The center's new research training lab in the college's Richard S. Shineman Center for Science, Engineering and Innovation builds on Oswego's commitment to help produce the trained workforce for jobs in environmental health and environmental medicine under terms of a NYSUNY 2020 Challenge Grant awarded last year to Oswego and three other Central New York SUNY institutions.
"The new laboratory provides our students the opportunity to work across academic disciplines to practice the problem-solving skills they are going to need in the real world, under supervision of our faculty and other experts who are coming up with solutions that will shape the health care of the future," said college President Deborah F. Stanley.
Patanjali Parimi, who directs the Advanced Wireless Systems Research Center, said two new courses -- "Computational Engineering" and "Computational Methods in Chemistry" -- will launch in January; one is full and the other nearly so. Two other courses are in development for fall 2015.
"This interdisciplinary center of excellence in wireless science, engineering and technology brings together a wide range of technological fields in electrical and computer engineering, computer science, physics, mathematics, medicine, health care and others," Parimi said.
The new wireless research training laboratory has state-of-the-art equipment that is either used or actively desired by industries. The instruments include signal generators, signal analyzers, network and impedance analyzers, and computers running cutting-edge software packages.
The college is inviting companies to fund research in the lab, and faculty at the college may take advantage of the equipment for their own projects, Parimi said. Students will benefit from opportunities to carry out projects, assist faculty members and to study under the center's research staff, he said.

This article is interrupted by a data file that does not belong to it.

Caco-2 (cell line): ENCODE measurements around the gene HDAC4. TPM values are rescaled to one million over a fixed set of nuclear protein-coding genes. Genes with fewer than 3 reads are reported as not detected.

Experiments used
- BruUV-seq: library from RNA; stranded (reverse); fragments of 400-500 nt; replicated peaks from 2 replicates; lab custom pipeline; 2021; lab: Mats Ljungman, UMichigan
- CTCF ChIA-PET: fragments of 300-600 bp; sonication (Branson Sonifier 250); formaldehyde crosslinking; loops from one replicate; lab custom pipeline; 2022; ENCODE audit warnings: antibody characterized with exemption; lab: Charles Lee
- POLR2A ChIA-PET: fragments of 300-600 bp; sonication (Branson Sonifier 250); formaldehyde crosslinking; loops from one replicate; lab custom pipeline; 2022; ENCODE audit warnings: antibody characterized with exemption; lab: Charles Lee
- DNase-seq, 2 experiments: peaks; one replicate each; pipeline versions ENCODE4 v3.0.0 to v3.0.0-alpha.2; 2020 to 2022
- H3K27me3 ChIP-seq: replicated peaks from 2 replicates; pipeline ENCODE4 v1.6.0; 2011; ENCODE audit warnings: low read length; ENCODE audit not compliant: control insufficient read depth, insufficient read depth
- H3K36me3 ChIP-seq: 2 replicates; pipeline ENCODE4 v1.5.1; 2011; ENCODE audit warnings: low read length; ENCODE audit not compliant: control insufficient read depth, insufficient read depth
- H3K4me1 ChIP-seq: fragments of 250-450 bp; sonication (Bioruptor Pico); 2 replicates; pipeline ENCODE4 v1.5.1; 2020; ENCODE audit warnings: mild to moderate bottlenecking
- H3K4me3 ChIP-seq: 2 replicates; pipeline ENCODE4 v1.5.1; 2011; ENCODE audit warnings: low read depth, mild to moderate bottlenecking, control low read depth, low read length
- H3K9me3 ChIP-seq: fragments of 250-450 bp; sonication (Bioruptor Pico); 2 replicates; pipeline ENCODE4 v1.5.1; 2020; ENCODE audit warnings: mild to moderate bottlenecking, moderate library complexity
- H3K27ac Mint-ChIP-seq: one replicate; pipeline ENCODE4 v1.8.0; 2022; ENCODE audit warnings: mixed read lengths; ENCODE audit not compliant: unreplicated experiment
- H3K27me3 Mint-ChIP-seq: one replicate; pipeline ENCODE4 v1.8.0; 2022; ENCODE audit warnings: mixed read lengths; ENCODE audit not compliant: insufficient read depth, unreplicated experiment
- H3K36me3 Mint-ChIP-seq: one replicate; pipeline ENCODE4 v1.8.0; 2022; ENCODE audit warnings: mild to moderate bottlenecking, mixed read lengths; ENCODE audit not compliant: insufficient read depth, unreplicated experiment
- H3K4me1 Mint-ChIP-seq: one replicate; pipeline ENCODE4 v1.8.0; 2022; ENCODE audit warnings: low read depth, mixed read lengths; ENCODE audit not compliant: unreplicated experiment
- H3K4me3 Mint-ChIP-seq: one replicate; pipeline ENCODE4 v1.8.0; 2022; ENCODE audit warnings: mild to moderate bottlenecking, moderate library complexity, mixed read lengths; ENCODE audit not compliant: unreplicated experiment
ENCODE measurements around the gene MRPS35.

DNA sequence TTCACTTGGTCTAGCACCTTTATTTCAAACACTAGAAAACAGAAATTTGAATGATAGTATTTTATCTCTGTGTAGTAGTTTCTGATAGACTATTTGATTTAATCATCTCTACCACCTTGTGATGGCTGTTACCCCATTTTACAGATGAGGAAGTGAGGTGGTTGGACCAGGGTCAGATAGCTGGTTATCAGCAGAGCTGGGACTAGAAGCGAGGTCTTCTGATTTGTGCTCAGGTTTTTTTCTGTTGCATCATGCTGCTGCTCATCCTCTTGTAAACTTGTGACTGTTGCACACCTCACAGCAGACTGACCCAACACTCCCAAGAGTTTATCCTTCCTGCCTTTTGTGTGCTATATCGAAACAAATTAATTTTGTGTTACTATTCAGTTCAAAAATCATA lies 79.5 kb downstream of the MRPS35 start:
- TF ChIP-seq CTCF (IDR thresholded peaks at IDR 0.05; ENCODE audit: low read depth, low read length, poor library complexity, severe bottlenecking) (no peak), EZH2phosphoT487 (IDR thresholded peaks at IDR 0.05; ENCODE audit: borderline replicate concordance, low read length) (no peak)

Oswego's focus on wireless technology seeks to harness curriculum and research to help serve industries around the globe whose collective applications of wireless total trillions of dollars, Parimi said.
While the new research training laboratory's primary focus is curriculum development and research in environmental health and environmental medicine, it can also carry out innovative research in commercial and military communication and radar systems, antennas and phased arrays, automobile communication systems and smart power grids, Parimi said. In health care alone, the center's research interests include mobile health care diagnostics, implantable devices, human-machine interface, non-invasive smart sensor systems and computational methods in new drug design.
SUNY Oswego is actively reaching out to Central New York and other businesses to collaborate with Oswego researchers and work with student talent and world-class wireless research facilities.
"It provides an advantage to our students when we develop collaborations with people and businesses outside our campus," said Lorrie Clemo, provost and vice president of academic affairs. "This is how our students are going to need to work in the 21st century."
To extend the Advanced Wireless Research Systems Center's research capabilities and its ability to collaborate with academic and industrial partners, the college is building a new communications and radars laboratory in Wilber Hall, due to open next year.
That is the next piece in the college's participation under the NYSUNY 2020 grant that totals $15 million and includes SUNY College of Environmental Science and Forestry, SUNY Upstate Medical University and Onondaga Community College.
For more information about SUNY Oswego's Advanced Wireless Systems Research Center, contact Parimi through the Office of Provost at 315-312-2290. For business opportunities in collaboration with the college, contact Pamela Caraccioli, deputy to the president for external partnerships and economic development, at 315-312-2212.